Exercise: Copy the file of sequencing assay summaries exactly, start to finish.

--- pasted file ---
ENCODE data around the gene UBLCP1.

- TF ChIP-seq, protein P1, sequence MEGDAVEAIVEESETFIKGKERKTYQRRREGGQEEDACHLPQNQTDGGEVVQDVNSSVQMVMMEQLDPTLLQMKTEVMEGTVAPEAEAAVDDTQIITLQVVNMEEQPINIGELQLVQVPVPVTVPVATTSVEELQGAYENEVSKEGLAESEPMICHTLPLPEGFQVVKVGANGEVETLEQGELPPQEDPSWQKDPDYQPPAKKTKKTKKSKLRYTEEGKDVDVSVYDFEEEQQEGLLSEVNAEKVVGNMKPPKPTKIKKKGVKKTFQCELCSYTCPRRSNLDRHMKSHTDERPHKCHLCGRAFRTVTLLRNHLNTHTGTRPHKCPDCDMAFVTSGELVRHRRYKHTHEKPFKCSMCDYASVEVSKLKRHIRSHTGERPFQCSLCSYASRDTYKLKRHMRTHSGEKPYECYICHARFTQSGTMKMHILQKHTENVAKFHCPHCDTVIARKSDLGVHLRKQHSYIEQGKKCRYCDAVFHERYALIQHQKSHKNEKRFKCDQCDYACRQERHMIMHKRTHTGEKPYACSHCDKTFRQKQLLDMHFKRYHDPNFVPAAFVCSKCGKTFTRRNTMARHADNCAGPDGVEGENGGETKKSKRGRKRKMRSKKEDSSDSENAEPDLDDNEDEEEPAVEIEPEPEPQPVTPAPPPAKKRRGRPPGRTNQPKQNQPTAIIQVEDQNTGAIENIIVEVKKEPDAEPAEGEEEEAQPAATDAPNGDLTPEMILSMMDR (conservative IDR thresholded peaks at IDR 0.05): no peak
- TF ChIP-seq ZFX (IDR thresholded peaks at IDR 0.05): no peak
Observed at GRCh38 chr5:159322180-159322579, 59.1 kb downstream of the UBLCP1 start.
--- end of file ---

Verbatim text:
ENCODE data around the gene UBLCP1.

- TF ChIP-seq, protein P1, sequence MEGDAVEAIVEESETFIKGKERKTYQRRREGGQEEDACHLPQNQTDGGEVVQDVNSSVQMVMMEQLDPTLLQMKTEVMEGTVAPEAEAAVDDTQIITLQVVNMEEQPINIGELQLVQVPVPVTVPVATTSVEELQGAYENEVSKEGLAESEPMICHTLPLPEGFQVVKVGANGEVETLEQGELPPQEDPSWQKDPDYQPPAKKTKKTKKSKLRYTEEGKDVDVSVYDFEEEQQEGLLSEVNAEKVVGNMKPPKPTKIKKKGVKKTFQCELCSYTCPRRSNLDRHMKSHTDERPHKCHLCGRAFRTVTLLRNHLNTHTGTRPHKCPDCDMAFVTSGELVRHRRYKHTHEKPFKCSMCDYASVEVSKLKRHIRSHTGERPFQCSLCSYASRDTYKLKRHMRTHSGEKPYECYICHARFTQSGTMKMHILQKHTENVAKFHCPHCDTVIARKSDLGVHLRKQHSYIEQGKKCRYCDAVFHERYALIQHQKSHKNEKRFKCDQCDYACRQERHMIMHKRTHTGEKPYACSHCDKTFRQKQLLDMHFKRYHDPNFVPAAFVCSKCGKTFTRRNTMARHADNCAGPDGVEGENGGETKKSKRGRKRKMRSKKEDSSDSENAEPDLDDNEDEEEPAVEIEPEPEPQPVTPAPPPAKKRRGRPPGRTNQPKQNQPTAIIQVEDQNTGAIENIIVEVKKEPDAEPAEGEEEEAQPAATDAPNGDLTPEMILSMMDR (conservative IDR thresholded peaks at IDR 0.05): no peak
- TF ChIP-seq ZFX (IDR thresholded peaks at IDR 0.05): no peak
Observed at GRCh38 chr5:159322180-159322579, 59.1 kb downstream of the UBLCP1 start.